Fhotoroom has been around for some time now and is available for both Windows Phone 8 and 7.x devices. This Windows Phone photography app is part camera app, part photo editing app and part photo sharing network app. Of the four titles highlighted in this week’s roundup, Fhotoroom has the more basic camera app but has the more extensive editing tools. The photo sharing aspect is a nice touch to let you show off your photos, get feedback on them and see what other users are photographing.
The main page for Fhotoroom displays a thumbnail collection of images from other Fhotoroom members. To participate in the Fhotoroom network you’ll need to create a membership account (free) but an account isn’t required to use the camera and photo editor.
Across the top of the main page you will find options to view recently added images, popular images or interesting images. You can also toggle between the image timeline, your image home page, any messages sent to you and a refresh button.
At the bottom of the page are control buttons to open an image from your Windows Phone Pictures Hub to edit, launch the camera app, and launch the search feature to find photos by author, hashtag or keyword. At the bottom of the main page you also have a three-dot menu that will pull up options to create a lockscreen image, view your profile, view your likes, view your friends activities, access Fhotoroom’s settings, access Fhotoroom’s store (in-app purchase options for additional filter sets), open Fhotolens or Fhotostorage, and pin the camera or editor to your Windows Phone Start Screen.
Fhotolens and Fhotostorage are two companion apps from the developer of Fhotoroom that can be purchased separately. Fhotolens is a creative lens app (HDR, fisheye, macro, etc.) and Fhotostorage is a Pictures Hub alternative. Both apps can be used individually or integrated with each other. Still not sure why the developer hasn’t offered a single app that incorporates all three but it is what it is.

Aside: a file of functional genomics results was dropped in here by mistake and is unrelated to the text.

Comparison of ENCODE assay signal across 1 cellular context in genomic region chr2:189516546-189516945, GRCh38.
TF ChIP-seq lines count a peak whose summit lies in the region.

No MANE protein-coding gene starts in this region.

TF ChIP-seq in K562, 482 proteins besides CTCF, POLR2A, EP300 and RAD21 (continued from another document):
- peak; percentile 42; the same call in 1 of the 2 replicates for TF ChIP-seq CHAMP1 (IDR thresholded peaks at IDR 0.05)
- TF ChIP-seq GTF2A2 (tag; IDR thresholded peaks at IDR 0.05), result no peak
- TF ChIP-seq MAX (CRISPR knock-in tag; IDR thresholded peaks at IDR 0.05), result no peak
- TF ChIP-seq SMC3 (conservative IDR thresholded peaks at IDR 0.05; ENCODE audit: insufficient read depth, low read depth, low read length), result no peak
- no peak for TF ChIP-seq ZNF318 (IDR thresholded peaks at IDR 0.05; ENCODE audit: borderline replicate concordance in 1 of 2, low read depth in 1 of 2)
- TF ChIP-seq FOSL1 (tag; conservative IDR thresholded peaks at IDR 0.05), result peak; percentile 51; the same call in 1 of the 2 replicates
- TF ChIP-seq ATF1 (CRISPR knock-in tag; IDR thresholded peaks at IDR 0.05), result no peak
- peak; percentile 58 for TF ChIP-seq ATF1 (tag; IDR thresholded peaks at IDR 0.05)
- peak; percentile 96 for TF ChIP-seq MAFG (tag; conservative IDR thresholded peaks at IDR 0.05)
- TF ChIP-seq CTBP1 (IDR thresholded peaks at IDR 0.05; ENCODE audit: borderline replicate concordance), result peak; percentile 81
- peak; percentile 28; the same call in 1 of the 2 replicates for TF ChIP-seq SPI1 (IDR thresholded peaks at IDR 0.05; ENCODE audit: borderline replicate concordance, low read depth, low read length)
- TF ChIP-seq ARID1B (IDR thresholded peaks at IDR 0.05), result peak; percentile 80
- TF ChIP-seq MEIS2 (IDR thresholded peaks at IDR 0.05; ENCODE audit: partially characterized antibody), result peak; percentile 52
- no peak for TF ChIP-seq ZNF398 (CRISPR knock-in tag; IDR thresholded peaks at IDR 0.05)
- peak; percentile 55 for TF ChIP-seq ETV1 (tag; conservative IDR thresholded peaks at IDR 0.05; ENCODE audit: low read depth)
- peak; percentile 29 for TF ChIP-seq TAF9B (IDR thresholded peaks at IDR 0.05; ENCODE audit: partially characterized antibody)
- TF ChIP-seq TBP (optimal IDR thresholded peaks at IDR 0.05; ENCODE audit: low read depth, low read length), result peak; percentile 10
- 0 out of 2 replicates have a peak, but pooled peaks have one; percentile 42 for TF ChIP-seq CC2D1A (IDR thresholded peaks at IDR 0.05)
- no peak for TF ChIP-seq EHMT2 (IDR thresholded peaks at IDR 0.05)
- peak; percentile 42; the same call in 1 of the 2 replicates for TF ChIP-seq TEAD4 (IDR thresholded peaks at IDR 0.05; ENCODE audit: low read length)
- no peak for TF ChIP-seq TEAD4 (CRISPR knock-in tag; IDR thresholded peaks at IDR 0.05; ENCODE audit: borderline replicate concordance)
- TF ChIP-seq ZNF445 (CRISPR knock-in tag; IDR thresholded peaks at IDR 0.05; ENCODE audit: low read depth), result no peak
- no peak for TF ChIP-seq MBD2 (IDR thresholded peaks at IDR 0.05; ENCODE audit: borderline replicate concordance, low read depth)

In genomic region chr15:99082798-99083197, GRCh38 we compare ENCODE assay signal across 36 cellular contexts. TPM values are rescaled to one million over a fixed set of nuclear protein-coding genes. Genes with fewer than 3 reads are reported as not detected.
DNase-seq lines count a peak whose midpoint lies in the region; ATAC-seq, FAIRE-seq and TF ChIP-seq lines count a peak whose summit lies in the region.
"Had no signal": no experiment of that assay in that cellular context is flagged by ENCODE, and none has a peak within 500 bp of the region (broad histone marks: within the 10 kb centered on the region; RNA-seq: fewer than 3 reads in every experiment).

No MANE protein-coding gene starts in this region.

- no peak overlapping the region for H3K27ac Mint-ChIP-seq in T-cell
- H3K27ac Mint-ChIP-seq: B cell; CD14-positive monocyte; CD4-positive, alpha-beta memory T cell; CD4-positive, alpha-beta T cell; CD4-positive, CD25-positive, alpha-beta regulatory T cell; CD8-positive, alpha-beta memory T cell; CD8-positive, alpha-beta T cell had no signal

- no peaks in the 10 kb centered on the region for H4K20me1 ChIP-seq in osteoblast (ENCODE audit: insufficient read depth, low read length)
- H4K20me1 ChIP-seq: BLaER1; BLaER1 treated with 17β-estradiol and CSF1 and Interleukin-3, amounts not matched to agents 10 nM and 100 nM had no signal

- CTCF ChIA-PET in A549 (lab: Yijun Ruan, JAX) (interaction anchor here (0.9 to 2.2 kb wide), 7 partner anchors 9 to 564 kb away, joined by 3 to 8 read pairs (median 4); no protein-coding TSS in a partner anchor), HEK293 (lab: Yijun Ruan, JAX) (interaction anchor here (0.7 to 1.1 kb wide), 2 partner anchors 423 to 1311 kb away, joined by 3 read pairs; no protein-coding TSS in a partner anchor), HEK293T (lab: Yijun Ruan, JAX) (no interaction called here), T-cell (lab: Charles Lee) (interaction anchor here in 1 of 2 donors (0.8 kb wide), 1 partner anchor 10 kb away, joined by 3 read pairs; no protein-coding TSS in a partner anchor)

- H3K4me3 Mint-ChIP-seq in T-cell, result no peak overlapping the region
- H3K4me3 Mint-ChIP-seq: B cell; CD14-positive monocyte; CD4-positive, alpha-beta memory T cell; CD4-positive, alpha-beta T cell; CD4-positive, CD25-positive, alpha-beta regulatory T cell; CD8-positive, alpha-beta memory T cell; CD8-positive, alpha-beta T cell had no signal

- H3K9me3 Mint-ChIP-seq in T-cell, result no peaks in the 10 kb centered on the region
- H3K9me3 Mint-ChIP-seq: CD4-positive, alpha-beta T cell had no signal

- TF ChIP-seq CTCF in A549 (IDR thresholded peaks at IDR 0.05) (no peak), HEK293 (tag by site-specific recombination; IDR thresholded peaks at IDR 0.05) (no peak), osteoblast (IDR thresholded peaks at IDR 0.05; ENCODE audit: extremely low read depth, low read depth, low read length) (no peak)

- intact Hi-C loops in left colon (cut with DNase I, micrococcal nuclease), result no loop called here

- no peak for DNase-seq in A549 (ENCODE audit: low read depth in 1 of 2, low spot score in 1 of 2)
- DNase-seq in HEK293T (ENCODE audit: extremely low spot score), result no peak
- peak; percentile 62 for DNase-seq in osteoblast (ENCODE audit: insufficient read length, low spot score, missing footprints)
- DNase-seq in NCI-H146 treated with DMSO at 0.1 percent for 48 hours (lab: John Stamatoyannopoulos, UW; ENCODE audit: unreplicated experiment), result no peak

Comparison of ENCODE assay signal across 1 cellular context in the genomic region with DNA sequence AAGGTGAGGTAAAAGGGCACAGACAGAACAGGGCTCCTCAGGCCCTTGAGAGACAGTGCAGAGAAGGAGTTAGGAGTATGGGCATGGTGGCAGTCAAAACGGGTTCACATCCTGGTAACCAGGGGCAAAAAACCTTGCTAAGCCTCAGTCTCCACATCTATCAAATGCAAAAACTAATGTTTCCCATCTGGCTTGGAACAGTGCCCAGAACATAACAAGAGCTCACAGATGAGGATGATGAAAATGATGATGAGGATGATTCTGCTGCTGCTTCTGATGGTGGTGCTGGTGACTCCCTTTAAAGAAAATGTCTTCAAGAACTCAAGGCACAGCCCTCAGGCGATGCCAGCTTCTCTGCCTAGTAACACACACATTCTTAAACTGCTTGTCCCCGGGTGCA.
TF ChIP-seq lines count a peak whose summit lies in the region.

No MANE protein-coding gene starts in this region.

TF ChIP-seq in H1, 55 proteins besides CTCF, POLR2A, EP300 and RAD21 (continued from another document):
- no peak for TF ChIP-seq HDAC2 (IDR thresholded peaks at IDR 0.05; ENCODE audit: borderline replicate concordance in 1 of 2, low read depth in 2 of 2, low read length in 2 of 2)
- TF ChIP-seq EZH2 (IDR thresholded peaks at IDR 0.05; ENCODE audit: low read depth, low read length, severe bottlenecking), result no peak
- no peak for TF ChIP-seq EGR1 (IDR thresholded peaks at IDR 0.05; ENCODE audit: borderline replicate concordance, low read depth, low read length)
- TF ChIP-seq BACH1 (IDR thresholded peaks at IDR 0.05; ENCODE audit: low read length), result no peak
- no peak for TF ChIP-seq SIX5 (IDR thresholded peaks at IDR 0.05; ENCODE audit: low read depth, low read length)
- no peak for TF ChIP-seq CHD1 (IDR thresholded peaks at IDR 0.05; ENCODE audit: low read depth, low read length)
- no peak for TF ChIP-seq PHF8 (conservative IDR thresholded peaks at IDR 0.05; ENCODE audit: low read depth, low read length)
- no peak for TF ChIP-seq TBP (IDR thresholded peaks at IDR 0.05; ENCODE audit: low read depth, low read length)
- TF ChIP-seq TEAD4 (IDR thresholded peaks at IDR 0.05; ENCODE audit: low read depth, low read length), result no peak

Settings for Fhotoroom cover your account information, setting up your social networks for sharing purposes, a bandwidth saver, and turning on/off the app’s Live Tile.
The camera app for Fhotoroom, while a little on the basic side, does have a nice feature set. In landscape orientation, along the right side of the screen, you will find a front/rear camera toggle switch, a shutter button, a settings gear, and flash controls. When you tap the settings gear, a collection of options will appear on the right side of the viewfinder that includes:
- Point EV: If you want your light meter to meter on a specific area of your photo, tap this option and then tap the area on your viewfinder you want the meter to read.
- Timer: A one to ten second self-timer feature.
- Grid: Turns on/off your on-screen viewfinder grid.
- Macro Scene Mode
- Scenic Scene Mode
- Portrait Scene Mode
Images captured with Fhotoroom from the Nokia Lumia 1020 are at a resolution of 2592 x 1936 pixels. Images were slightly smaller when captured from the Nokia Lumia 520 (2048 x 1529 pixels).
Once you capture an image (or choose an existing one to edit) Fhotoroom sends you directly to the editing screens. Here you will find editing tools that include:
- Basic editing such as cropping, exposure, white balance correction, sharpening, image rotation, image straightening, adjustments for shadows and highlights and more.
- Style filter applications that include seventeen core filters with the option to purchase additional filters through in-app purchase. All totaled Fhotoroom has over seventy-five filters to choose from that range from lowdef to film styles to color tones to black and white styles.
- Frames that can be as simple as a solid white or black border around your image to Polaroid styled framing to film styles.
You also have the options to launch the camera app from within the editor or open your Windows Phone Pictures Hub to open an existing image to edit. One nice aspect of Fhotoroom’s photo editor is that it supports images up to 22MP in size. This will allow you to pull up DSLR sized images into Fhotoroom and edit them on the fly.